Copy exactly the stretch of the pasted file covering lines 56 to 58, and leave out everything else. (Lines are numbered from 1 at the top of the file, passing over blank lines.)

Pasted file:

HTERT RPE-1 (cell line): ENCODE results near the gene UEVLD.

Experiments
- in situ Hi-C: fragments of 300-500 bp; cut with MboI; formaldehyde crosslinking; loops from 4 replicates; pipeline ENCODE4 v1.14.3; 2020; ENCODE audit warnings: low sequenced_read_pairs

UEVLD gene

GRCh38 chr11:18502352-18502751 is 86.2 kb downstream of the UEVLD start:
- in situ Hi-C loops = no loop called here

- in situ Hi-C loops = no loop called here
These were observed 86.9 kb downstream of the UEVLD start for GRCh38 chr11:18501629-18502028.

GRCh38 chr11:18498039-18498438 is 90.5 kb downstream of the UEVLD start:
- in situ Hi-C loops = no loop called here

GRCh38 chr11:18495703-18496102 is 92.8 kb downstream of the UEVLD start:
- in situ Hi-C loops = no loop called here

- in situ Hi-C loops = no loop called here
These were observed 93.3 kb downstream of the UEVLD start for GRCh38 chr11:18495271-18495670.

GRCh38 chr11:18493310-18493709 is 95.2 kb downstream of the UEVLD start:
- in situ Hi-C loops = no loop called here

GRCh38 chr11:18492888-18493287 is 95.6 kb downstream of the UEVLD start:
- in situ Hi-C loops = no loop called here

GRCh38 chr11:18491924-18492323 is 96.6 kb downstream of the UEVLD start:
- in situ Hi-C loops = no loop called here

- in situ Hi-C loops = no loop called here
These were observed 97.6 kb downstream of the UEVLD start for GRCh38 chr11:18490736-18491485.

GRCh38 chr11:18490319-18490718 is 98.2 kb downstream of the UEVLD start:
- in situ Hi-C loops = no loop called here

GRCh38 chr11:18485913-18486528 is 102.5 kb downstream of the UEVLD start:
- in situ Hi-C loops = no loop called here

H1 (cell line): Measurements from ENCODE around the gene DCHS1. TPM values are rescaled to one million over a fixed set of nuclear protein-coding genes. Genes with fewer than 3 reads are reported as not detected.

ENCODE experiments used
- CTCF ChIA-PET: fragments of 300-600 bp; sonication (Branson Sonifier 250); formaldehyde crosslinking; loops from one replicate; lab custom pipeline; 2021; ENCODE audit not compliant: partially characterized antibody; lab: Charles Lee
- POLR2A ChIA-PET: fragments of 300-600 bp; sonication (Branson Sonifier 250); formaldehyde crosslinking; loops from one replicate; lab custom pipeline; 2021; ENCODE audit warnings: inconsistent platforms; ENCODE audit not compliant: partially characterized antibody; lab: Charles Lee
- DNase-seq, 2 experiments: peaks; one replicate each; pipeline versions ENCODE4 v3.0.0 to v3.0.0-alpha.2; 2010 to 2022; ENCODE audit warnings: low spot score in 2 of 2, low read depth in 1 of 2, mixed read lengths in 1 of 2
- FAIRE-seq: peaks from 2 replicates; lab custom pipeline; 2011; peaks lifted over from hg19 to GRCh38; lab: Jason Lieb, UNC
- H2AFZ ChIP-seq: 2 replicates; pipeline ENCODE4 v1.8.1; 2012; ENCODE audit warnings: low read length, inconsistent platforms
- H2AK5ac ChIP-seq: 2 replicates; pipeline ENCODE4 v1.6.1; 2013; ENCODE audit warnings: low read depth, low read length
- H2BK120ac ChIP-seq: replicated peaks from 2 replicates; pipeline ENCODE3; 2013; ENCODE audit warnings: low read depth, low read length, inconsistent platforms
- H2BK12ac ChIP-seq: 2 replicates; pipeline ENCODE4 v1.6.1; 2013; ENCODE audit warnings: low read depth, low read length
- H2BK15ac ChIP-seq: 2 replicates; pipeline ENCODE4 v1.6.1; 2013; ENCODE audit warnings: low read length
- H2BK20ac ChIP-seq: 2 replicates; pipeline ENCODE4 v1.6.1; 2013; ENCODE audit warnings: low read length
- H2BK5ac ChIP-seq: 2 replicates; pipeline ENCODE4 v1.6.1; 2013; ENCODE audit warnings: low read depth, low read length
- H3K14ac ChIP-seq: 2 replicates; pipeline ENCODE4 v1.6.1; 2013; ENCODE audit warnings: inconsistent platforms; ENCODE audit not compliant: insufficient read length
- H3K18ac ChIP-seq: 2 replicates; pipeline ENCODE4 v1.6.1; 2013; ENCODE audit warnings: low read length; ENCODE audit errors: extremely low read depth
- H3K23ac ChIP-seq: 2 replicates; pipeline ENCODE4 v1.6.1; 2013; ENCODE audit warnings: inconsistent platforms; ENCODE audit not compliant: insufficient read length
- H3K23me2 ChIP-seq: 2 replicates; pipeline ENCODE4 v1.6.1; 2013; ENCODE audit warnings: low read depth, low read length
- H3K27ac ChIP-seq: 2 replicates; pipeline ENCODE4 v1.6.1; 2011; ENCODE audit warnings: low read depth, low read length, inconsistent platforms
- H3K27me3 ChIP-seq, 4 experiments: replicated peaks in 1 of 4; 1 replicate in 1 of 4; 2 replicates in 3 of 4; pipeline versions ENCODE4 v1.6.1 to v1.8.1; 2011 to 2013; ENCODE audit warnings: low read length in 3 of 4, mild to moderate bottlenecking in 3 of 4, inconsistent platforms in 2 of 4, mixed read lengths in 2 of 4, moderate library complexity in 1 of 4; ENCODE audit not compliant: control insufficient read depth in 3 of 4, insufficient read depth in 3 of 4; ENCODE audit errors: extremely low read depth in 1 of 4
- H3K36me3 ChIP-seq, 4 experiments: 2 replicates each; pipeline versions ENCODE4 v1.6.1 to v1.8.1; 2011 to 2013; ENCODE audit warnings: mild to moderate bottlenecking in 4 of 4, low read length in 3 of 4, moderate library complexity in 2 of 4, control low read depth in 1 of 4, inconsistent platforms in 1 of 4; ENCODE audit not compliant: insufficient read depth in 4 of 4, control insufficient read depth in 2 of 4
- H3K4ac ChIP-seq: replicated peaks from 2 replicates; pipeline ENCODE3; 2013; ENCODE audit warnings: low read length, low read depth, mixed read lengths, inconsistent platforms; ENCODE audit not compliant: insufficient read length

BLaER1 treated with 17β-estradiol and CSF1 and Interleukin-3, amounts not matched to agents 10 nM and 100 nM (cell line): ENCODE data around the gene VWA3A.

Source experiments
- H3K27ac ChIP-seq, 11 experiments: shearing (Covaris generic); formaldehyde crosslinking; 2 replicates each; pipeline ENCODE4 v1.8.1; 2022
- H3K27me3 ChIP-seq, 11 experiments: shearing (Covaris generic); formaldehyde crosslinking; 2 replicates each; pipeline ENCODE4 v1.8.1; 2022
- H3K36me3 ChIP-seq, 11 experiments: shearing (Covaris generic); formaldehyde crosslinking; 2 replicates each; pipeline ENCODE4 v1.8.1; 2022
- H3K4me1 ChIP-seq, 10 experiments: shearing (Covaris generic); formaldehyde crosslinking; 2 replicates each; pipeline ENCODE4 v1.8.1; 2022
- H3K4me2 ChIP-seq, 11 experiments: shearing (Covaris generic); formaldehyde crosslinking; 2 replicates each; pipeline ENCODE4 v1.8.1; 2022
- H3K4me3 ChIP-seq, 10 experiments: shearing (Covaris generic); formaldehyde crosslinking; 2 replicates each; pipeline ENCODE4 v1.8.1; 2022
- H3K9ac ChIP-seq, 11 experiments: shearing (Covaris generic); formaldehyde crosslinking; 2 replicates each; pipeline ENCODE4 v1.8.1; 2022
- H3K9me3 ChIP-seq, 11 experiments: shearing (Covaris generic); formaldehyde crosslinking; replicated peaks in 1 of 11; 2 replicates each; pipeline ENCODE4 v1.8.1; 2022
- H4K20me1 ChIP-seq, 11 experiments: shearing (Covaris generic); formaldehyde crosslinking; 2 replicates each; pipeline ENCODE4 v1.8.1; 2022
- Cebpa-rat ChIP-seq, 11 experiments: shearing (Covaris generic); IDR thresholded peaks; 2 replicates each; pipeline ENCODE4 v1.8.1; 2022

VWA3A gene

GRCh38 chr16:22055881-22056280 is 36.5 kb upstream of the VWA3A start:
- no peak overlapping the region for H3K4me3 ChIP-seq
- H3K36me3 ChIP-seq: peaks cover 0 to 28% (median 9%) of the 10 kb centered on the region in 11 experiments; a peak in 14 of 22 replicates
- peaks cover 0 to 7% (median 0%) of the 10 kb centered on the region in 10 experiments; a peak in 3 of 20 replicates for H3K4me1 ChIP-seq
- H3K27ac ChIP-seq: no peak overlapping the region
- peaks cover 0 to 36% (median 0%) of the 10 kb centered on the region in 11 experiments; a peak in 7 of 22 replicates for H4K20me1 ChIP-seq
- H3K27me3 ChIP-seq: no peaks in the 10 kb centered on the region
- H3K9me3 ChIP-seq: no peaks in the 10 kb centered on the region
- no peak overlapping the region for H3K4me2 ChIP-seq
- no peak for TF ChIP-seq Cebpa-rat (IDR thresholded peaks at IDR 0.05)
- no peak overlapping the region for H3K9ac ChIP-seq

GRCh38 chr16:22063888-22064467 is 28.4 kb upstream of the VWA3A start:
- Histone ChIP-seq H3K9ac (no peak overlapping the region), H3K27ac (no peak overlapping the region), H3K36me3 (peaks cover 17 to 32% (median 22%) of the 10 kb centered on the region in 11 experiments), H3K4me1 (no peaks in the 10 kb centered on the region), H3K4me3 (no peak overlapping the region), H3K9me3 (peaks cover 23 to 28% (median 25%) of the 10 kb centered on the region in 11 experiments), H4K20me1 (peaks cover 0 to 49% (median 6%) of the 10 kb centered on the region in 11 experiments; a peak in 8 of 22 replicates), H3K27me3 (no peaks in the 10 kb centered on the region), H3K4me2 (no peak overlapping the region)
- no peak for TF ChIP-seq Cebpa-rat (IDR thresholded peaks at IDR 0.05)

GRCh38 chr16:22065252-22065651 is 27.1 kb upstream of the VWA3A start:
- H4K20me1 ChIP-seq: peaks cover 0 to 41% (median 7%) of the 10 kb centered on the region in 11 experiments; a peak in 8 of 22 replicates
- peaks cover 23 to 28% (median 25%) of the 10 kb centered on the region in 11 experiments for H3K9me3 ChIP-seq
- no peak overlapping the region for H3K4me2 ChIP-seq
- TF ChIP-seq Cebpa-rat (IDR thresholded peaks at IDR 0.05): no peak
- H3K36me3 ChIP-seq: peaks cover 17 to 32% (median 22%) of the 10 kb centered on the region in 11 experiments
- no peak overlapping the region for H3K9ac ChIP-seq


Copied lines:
- H3K9ac ChIP-seq, 11 experiments: shearing (Covaris generic); formaldehyde crosslinking; 2 replicates each; pipeline ENCODE4 v1.8.1; 2022
- H3K9me3 ChIP-seq, 11 experiments: shearing (Covaris generic); formaldehyde crosslinking; replicated peaks in 1 of 11; 2 replicates each; pipeline ENCODE4 v1.8.1; 2022
- H4K20me1 ChIP-seq, 11 experiments: shearing (Covaris generic); formaldehyde crosslinking; 2 replicates each; pipeline ENCODE4 v1.8.1; 2022